is stronger than Hercules: he will lie, sir, with
    such volubility, that you would think truth were a
    fool: drunkenness is his best virtue, for he will
    be swine-drunk; and in his sleep he does little
    harm, save to his bed-clothes about him; but they
    know his conditions and lay him in straw. I have but
    little more to say, sir, of his honesty: he has
    every thing that an honest man should not have; what
    an honest man should have, he has nothing.

    Lord G.. I begin to love him for this.

45 IV / 3
  • He hath out-villained villany so far, that the
    rarity redeems him.
  • He hath out-villained villany so far, that the
    rarity redeems him.
  • Parolles. Faith, sir, he has led the drum before the English
    tragedians; to belie him, I will not, and more of
    his soldiership I know not; except, in that country
    he had the honour to be the officer at a place there
    called Mile-end, to instruct for the doubling of
    files: I would do the man what honour I can, but of
    this I am not certain.

    Lord G.. He hath out-villained villany so far, that the
    rarity redeems him.

46 IV / 3
  • That shall you, and take your leave of all your friends.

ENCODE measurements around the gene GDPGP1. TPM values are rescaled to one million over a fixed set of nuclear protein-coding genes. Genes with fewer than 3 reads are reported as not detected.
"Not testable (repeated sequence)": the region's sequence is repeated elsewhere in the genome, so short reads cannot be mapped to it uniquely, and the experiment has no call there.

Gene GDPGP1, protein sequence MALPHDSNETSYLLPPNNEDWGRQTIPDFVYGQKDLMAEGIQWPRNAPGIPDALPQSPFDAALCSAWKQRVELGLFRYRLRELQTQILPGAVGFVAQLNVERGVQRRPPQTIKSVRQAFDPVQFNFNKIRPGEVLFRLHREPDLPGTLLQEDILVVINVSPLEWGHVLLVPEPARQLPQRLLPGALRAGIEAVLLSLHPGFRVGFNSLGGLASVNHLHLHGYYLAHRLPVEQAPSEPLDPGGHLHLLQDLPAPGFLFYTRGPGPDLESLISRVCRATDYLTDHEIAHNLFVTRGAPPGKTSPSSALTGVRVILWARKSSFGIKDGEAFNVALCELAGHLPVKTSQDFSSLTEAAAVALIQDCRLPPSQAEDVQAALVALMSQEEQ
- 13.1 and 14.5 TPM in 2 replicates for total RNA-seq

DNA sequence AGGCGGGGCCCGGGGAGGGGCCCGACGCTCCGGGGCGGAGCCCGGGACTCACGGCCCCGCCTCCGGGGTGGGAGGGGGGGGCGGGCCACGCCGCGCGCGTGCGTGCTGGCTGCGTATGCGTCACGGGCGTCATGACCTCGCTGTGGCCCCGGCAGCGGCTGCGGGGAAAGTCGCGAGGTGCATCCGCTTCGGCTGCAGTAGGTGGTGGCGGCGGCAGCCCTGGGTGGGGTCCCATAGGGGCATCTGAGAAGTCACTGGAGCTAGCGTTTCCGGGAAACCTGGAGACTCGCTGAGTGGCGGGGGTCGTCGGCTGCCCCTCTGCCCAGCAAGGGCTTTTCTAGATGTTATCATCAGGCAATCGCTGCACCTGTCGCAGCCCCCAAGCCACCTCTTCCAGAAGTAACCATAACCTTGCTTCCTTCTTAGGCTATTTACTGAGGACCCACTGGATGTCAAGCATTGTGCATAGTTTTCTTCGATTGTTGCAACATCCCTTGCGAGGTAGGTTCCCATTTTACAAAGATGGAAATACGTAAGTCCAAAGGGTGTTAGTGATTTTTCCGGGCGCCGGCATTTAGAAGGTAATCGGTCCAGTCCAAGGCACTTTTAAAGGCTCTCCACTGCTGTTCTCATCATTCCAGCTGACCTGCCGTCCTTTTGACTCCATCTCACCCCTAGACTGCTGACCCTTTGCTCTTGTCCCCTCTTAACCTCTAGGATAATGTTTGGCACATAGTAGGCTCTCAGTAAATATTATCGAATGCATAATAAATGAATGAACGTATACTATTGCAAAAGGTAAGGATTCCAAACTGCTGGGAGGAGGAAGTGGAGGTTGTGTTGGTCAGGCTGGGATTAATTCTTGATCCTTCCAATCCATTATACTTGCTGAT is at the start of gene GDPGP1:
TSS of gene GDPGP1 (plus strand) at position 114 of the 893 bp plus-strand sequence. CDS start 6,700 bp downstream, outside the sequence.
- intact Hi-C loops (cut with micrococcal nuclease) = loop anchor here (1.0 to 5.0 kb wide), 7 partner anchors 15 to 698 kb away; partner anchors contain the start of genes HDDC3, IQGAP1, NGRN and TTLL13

[Unblinding him]
  • That shall you, and take your leave of all your friends.
    [Unblinding him]
    So, look about you: know you any here?
  • Parolles. O Lord, sir, let me live, or let me see my death!

    Lord G.. That shall you, and take your leave of all your friends.
    [Unblinding him]
    So, look about you: know you any here?

47 IV / 3
  • God save you, noble captain.
  • God save you, noble captain.
  • Lord E.. God bless you, Captain Parolles.

    Lord G.. God save you, noble captain.

48 IV / 3
  • Good captain, will you give me a copy of the sonnet
    you writ to Diana in beh...
  • Good captain, will you give me a copy of the sonnet
    you writ to Diana in behalf of the Count Rousillon?
    an I were not a very coward, I'ld compel it of you:
    but fare you well.
  • Lord E.. Captain, what greeting will you to my Lord Lafeu?
    I am for France.

    Lord G.. Good captain, will you give me a copy of the sonnet
    you writ to Diana in behalf of the Count Rousillon?
    an I were not a very coward, I'ld compel it of you:
    but fare you well.

© Copyright 2017-2022 Shakespeare Network - Maximianno Cobra - All rights reserved.

shakespeare_network

© Copyright 2017-2022 Shakespeare Network - Maximianno Cobra - All rights reserved.